Absolutely. Yes, I miss it a lot. I miss the people and the competition. Motocross racing, it’s something I’ve done since I was thirteen years old; I raced pretty solidly through 1990, and did the team thing from ’92 through 2004. It was a huge part of my life. It was so enjoyable that it didn’t seem like work. I get to go to the races and Sunday night came around and I’d be home, then Monday would come and I looked forward to going to work. I’m really passionate about it and it’s definitely something I’d like to get back into. I’m certainly not in the position to start anything on my own, but I’d really like to be a part of something again. If given that opportunity, I don’t think it would take really long for my potential employer to realize the value that I could bring to the table with all of my experience.

I definitely think just looking at what you’ve done with Honda of Troy and then Yamaha of Troy, that alone should speak volumes.
Thanks, Billy.

So, do you still ride much? You were an amateur national champion at Loretta Lynn’s!
Right, right! You know what? Up until this last month, for the last year and a half and since I’m working this job at Honda/Kawasaki of Santa Monica, I have to work Saturday and Sunday. But up until about a month ago, I raced every Saturday out at Glen Helen with that REM series. Jody Weisel at Motocross Action, he’s been supportive of me from both a friendship level and professional level for years and years, just like Davey and Racer X has. He has let me come out on Saturdays and he gives me a bike to ride, no matter what. So I’ve gotten to race almost every weekend, and it’s been really enjoyable and really fun, and I can’t thank Jody enough.

That’s good to hear. If I remember correctly, I remember Davey mentioning that when he first started the newspaper, you were one of the first advertisers.
The first or second, I think. We continued on with that and we used to do our part-number ads where you’d put the year of the bike, clutch plates, part numbers, etc. And I can’t remember what year it was, but it was a few years before I stopped doing the Yamaha of Troy thing, but we switched over to concept ads, and Davey helped design those, and I thought it was a really good series. I remember back in 2000 we did a thing with Roncada where it was employee of the month. Davey was designing back then and has always been very creative, and it was a team effort back then, too.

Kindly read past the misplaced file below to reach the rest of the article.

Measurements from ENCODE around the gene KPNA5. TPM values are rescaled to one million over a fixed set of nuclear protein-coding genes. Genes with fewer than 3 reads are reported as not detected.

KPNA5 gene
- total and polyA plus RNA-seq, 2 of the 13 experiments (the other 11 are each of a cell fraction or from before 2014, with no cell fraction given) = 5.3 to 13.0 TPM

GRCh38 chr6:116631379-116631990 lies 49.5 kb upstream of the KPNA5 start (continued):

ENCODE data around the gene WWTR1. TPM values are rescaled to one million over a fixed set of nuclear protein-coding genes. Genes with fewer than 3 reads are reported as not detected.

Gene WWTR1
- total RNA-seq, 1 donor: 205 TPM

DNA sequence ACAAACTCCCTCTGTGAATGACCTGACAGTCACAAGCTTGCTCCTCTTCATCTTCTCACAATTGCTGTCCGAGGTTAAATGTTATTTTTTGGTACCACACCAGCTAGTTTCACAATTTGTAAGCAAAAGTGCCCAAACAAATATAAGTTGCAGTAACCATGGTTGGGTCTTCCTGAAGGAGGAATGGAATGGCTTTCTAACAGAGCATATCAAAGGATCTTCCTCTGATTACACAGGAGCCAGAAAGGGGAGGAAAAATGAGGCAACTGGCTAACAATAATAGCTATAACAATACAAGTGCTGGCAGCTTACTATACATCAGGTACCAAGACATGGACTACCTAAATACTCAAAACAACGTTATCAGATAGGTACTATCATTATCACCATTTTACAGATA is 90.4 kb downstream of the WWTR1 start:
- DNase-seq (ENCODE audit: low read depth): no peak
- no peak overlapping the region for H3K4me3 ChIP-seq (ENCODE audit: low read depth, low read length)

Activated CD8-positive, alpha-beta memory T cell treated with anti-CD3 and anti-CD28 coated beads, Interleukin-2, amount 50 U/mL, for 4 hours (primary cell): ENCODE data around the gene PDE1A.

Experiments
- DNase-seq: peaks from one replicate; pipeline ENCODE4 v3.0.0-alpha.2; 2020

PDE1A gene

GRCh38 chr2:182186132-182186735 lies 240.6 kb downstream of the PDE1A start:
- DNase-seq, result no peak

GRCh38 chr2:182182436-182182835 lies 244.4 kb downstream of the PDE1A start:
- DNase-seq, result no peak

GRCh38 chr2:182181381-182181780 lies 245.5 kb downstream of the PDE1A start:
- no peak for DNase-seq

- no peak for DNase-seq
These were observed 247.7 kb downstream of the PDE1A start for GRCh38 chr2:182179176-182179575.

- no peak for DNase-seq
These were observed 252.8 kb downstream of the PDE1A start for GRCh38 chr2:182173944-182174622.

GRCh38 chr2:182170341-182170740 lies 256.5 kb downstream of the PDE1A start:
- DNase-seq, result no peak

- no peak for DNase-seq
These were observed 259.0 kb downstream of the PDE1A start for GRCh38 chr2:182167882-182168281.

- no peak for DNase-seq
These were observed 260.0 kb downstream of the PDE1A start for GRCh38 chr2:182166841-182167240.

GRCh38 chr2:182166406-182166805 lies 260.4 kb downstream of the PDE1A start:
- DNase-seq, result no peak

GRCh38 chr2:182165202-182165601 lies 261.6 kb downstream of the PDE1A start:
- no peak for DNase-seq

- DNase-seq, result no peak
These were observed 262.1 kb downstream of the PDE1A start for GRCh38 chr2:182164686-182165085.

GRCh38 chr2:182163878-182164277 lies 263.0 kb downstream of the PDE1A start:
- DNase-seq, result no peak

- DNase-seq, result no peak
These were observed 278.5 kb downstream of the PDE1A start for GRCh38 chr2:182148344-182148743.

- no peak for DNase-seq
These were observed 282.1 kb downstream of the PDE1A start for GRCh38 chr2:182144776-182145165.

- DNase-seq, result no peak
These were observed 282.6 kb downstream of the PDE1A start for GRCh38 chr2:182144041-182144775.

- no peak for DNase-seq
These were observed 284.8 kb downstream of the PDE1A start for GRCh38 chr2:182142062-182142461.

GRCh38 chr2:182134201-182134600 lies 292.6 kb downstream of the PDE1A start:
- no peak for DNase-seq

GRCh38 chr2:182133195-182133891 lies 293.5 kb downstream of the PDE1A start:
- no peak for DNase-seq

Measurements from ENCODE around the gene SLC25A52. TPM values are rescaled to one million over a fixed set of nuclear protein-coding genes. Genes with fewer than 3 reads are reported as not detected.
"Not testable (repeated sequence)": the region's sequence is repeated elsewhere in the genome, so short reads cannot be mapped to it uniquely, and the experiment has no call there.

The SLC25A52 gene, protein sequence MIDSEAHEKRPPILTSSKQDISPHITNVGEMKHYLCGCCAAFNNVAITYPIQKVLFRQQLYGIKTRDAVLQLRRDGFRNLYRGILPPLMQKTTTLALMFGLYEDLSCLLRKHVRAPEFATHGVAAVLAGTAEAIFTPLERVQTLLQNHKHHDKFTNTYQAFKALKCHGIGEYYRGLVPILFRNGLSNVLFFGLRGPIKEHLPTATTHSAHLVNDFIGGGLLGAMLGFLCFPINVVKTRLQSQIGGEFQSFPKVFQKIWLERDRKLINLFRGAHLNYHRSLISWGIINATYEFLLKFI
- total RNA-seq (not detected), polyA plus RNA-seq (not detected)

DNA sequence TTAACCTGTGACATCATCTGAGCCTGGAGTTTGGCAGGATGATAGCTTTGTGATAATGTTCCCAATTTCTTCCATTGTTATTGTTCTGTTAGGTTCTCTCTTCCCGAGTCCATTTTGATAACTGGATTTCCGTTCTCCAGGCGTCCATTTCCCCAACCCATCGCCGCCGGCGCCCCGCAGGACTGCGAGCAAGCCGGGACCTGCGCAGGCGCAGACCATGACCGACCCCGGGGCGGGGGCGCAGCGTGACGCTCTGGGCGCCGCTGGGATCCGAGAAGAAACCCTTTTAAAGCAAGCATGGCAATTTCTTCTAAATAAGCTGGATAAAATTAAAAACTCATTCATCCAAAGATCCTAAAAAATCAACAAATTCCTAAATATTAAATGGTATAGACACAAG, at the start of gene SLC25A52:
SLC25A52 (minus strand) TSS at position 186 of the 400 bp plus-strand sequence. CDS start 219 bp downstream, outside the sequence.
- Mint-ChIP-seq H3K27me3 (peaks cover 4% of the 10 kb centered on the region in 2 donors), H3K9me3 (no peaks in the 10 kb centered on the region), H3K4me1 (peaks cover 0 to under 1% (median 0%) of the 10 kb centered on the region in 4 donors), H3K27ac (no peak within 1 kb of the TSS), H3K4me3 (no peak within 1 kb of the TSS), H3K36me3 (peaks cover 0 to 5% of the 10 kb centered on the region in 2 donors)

You’ve had some of the coolest looking teams over the years. I especially liked the one year Honda of Troy had Brian Swink, James Dobb, Mike Craig, Todd Dehoop, Mike Brown...
That was in 1995, and we had a great team that year. Again, we had some real good sponsors and we were in AXO gear at the time, and Jim Hale helped us out a lot. Also, it was Jim and Robert Ibon who came up with that whole Fifth Dragon deal. I know things have changed a little bit now, but my idea was I wanted all my guys to look exactly the same – from the riding gear to the boots. Even if it was different color ways, I’d make sure everyone wore the same thing on the same day, and our bikes looked the same so we really looked like a team. That was really important to me and I liked it.

  • Todd DeHoop was the first-ever rider signed by Alderton.
  • Nick Wey is back with Yamaha of Troy for 2009
Let me put you on the spot: Who’s going to be the 2009 AMA Supercross Champion?
Dude, that’s easy – James Stewart. And as far as 450 outdoors, [Ryan] Villopoto. It’s a no-brainer.

Will we see you at Anaheim 1?
Yes, I will definitely be there.

Well, if anyone in the motocross industry is looking for someone with tons of experience and is eager to make a difference, you’re available, right?
Yes, 100-percent available. Like I said, given the opportunity, I don’t think it would take very long for somebody to realize the value of their investment. All I want to do is work, man, and get with a company or organization where I can make a difference. I’m still very passionate about it and 100-percent ready to go. If anybody wants to contact me, they can email me at

Anything else you want to add?
One other thing I’d like to mention is that I’ve been staying with a friend for the past year down here in the South Bay, and he doesn’t have anything to do with motorcycles or motocross, other then he’s a fan, and his name is Nate Woods. He’s a legend down here as far as excavating and heavy-equipment operating, so if anybody needs tracks built or anything, he’s a good guy, too. He’s been a big help to me, so I just wanted to give a shout out to Nate.

You miss Ohio, Phil?
[Laughs] That’s a one-word answer: No!